You review and update training arrangements thoroughly to take account of current guidance and refresh your knowledge of specific risks which pupils may encounter. The designated safeguarding leaders have received appropriate training and are diligent in carrying out their responsibilities. They always act on any concerns reported by staff.

If a child protection referral is made, staff are tenacious in following it up with appropriate outside agencies. Pupils told me that they feel safe and well cared for in school. They know that there is always someone they can talk with if they have any worries.

For example, pupils are invited to feed any anxieties they have during the week to the 'worry monster' in their classroom. Pupils told me that bullying very rarely happens in school and if it did, they are confident that an adult would deal with it immediately. Inspection findings ? As part of the inspection, I explored whether the most able pupils are making good enough progress in reading.

Throughout the school, the most able pupils are enthusiastic about reading and their skills are well developed. Teachers provide opportunities for them to develop complex reading skills, such as inference, prediction and summarising, through challenging texts and activities. Pupils appreciate the variety of books on offer in the school's well-stocked library.

The introduction of 'themed libraries' has been very successful, and pupils told me how much they enjoy reading high-quality texts, fiction and non-fiction, linked to 'space' or written by famous authors such as Terry Pratchett. ? I also explored whether the most able pupils are making enough progress in mathematics. Teachers ensure that appropriate apparatus and practical materials help pupils understand mathematical concepts effectively.

Work in books shows that pupils' confidence and skills in calculation are very secure. At times, however, we discussed that the most able pupils spend too long practising mathematical calculations that they have already grasped. Teachers do not always ensure that these pupils are given sufficient opportunities soon enough or frequently enough to reason and apply their skills in solving increasingly complex problems.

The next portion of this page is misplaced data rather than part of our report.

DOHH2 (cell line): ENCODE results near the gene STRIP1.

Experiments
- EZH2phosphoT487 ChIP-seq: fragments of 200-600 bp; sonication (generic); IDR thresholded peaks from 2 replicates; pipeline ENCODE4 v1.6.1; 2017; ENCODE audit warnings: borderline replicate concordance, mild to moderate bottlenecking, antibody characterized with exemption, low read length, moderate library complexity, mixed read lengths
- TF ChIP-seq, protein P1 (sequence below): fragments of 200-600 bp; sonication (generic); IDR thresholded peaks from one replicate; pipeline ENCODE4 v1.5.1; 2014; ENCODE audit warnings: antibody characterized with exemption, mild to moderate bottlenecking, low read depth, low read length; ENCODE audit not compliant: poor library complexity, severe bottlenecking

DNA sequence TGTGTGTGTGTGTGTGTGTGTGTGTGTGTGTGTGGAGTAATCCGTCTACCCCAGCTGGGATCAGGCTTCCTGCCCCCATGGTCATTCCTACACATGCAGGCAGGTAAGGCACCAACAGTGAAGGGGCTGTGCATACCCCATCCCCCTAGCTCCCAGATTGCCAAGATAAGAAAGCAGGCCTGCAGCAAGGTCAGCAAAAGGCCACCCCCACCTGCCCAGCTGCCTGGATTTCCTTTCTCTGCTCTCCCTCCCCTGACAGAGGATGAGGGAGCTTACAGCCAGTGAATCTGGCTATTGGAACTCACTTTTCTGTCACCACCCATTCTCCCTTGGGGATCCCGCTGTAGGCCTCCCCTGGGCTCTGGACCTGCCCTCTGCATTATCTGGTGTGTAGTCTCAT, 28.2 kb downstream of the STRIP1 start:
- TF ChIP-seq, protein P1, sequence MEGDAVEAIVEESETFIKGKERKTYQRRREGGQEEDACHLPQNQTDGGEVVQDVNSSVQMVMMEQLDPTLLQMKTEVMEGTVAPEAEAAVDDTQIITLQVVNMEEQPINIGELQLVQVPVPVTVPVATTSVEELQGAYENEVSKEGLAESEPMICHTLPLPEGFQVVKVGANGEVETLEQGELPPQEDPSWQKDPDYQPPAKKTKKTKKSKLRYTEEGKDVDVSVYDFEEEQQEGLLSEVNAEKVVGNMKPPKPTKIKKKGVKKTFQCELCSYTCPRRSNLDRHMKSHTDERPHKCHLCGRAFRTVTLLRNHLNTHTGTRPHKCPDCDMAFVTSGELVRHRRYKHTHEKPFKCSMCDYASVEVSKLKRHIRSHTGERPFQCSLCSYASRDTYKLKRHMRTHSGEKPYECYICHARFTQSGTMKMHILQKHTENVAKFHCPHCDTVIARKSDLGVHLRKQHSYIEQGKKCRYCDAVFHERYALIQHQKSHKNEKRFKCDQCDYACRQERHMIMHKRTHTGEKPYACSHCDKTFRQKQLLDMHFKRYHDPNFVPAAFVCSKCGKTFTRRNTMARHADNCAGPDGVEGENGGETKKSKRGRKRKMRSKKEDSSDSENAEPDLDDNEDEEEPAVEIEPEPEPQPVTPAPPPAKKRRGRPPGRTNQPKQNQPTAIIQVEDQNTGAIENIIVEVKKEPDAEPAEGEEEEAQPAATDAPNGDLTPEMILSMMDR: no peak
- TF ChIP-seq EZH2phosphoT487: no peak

• The quality of writing across the school is good. Teachers give pupils clear success criteria and pupils confidently use these to check, edit and improve their work. Pupils are given opportunities to write at length in other curriculum areas and produce work of a high standard as a result of teachers' high expectations.

Recent whole-school training led by the English leader has developed teachers' understanding of the increased expectations of the new curriculum. Consequently, in 2017 more pupils were working at the higher standard than found nationally at the end of key stages 1 and 2. ? The school's curriculum is well planned and provides pupils with a broad range of subjects to study which successfully promote their spiritual, moral, social and cultural development.

Work seen in the books of older pupils is of particularly high quality. It is well presented and shows that pupils take a real pride in what they do in all subjects. While leaders track the progress that pupils make in English and mathematics in detail, you acknowledge that you now need to review, with the same rigour, the progress that pupils make in other subjects.

• By the end of Reception, children reach levels of development that are above those expected nationally and are well prepared for key stage 1. Across key stage 1, pupils continue to make strong progress from their starting points. The 2017 provisional data indicates that standards in reading, writing and mathematics remained above national averages.

The proportion of Year 1 pupils meeting the expected level in the phonics screening check remained above the national average, with a higher proportion of disadvantaged pupils meeting the standard. Next steps for the school Leaders and those responsible for governance should ensure that: ? teachers plan more regular opportunities for most-able pupils to develop their reasoning skills through complex mathematical problems ? leaders of subjects other than English and mathematics develop the use of assessment systems further in order to provide a clear overview of progress for cohorts and key groups. I am copying this letter to the chair of the governing body, the regional schools commissioner and the director of children's services for Bradford.

This letter will be published on the Ofsted website. Yours sincerely Mark Randall Ofsted Inspector Information about the inspection During the inspection I met with you, your deputy headteacher, three assistant headteachers, eight parents and two members of the governing body. I had a telephone conversation with the school improvement partner.

I talked with a small group of pupils informally during lunchtime as well as in the classrooms we visited. Along with you, your deputy headteacher and assistant headteacher, I visited classes and looked at current books from pupils in different year groups. I examined a range of documentation, including documents relating to attendance, safeguarding and the quality of teaching.

I took account of the minutes of the governing body meetings, the school's most recent external evaluation and the school's own evaluation of how well it is doing. I reviewed the school's website. As part of the inspection, I considered the 48 responses from parents to Ofsted's online questionnaire, Parent View.